Back when I was at West Point, I was introduced to “Roomans” by Buck Surdu. He had a unit of them armed with pikes. He had painted them green and called them “Beaks”. He even had altered one to be armed with a sword and gave it a scratch-made airborne beret – I think that Buck still has them!
Over the years, I looked for them in hobby stores and only managed to find one package of three at Eric Fuch’s hobbies (I think in the mall at Burlington, MA – the shop long ago went out of business I believe). Ral Partha first cast these figures in 1977 as part of their “Personalities and Things That Go Bump in the Night” series as “Rooman War Party”. Originally, they were ES-44, and later 01-044. In fact, they were kangaroos (think beastmen) and did not have “beaks”, and were armed with piano wire pikes. Two of the three figures in the pack were the same with a smooth shield on the side, while the third had a riveted shield that was held in front. With the advent of eBay, occasionally I see some, but very infrequently. Sometimes I’m lucky – and have even found one ES-44 in its original packaging. Other times I find one or two in a lot mislabeled as goblins or just loose in an estate collection that I’d have to strip down. My goal was to get to 36 Roomans , and then paint them up at once.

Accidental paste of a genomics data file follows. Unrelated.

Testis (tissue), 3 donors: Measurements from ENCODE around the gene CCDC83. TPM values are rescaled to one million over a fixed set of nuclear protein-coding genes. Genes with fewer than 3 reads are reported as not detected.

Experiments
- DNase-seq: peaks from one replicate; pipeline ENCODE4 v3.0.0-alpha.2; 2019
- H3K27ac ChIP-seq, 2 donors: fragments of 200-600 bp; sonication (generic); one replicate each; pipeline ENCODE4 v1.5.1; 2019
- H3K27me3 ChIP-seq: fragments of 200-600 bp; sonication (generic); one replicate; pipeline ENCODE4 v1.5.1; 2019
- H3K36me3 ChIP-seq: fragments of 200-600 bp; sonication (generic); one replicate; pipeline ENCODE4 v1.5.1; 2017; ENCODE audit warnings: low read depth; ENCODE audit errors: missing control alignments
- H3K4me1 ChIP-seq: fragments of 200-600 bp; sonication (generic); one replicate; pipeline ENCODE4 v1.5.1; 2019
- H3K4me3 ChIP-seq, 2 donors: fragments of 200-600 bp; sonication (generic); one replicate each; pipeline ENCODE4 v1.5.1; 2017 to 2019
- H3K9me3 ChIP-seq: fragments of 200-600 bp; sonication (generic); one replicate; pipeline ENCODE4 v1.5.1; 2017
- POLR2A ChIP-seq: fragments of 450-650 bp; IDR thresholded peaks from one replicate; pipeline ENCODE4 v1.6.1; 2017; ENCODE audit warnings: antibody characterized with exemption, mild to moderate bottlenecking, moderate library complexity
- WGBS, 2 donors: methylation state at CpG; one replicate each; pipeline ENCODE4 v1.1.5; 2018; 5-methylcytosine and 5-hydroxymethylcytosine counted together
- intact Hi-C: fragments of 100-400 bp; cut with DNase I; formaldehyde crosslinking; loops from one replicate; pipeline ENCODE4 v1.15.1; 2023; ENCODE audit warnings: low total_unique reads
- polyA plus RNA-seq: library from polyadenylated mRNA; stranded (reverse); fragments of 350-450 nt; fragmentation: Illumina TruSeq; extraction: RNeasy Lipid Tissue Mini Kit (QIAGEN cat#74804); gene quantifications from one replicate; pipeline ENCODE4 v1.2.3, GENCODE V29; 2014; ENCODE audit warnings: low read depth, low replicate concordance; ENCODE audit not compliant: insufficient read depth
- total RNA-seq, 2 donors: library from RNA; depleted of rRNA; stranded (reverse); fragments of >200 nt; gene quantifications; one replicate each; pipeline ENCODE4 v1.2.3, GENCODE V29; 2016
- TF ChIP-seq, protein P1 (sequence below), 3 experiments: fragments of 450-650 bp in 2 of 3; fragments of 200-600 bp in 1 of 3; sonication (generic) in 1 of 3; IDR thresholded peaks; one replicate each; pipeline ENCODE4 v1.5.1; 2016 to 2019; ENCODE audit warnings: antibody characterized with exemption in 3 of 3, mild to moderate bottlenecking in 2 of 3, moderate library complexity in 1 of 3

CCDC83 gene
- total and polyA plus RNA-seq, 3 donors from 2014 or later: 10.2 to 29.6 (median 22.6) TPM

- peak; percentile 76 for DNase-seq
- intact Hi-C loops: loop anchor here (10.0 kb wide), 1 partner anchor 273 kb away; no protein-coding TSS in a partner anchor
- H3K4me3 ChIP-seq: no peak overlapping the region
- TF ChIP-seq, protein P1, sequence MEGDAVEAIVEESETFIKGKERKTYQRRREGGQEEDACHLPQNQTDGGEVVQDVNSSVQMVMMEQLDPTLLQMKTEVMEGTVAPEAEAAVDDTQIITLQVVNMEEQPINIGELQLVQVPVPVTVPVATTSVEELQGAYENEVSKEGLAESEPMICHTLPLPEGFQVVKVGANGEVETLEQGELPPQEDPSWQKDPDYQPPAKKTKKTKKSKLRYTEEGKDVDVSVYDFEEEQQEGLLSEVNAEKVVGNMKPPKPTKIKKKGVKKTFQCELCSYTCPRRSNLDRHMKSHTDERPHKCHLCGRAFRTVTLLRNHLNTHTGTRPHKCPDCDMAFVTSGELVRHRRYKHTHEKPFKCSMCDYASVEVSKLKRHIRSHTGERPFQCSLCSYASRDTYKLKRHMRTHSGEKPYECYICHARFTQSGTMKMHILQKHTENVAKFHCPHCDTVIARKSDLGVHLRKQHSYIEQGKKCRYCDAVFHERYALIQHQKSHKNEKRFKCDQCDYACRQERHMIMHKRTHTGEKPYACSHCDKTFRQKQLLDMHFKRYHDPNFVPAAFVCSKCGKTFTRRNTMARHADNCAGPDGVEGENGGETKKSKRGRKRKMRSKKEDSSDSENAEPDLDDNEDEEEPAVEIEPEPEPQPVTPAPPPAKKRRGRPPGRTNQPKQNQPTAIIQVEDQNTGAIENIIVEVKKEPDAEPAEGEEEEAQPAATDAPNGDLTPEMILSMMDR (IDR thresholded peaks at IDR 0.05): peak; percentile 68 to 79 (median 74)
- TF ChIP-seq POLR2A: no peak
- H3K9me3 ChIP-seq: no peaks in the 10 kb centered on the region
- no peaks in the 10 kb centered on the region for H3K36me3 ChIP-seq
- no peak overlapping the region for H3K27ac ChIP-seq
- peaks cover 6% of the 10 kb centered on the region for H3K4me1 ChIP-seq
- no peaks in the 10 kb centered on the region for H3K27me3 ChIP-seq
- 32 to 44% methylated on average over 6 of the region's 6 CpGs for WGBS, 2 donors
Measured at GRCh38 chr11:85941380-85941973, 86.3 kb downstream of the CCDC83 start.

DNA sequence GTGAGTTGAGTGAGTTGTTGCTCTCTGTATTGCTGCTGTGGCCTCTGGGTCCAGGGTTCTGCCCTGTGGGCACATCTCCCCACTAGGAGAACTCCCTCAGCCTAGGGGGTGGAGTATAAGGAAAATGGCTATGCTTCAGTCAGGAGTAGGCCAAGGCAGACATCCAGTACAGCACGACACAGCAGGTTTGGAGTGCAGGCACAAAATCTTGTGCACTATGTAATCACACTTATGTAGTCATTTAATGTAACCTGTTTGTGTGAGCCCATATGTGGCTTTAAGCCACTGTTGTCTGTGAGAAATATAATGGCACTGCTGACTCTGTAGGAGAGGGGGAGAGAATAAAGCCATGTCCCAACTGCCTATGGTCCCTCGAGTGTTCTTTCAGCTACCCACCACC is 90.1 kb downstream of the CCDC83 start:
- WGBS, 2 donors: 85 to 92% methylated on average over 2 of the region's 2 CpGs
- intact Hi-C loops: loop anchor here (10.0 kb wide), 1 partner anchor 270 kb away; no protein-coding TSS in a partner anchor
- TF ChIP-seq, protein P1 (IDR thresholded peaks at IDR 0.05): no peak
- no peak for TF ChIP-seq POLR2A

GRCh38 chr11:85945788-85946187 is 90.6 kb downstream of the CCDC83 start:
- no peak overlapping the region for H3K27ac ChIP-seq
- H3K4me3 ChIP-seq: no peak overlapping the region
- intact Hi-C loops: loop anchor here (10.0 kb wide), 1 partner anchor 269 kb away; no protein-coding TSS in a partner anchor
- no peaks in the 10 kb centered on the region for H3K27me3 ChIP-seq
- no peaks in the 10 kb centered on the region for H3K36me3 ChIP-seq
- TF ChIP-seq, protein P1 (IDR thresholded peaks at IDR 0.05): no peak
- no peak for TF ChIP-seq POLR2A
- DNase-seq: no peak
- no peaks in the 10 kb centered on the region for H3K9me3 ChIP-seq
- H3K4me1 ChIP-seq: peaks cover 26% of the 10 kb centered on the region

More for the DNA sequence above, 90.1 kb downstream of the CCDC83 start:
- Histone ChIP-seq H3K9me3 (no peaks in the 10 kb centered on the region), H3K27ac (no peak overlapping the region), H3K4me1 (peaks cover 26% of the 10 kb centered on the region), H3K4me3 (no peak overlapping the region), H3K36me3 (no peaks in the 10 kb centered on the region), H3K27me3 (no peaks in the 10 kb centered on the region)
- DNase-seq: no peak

As part of my search, I contacted Iron Winds Metals and they told me that unfortunately the old molds for the Rooman either no longer exist or cannot be found. I was able to get some of the piano wire pikes from them however which was appreciated!
So, as I cannot get them from the folks who made them, I made the decision to see if I could cast some and make my goal (these are for personal use and I have no plans to sell them although that seems to happen a lot on eBay – I wish that I could buy the originals!).
I have cast figures before with some Prince August molds back in the 1980’s. However, I was not using the right safety equipment back then to say the least (no respirator, no gloves, and heating on the gas stove in the kitchen). I did not have any way of checking the temperature of my metal, which was a mish-mash of old figures, modeling metal, fishing weights, and any lead or tin I could cobble together. My results were less than great, but acceptable – and any bad figures just got recycled into new ones.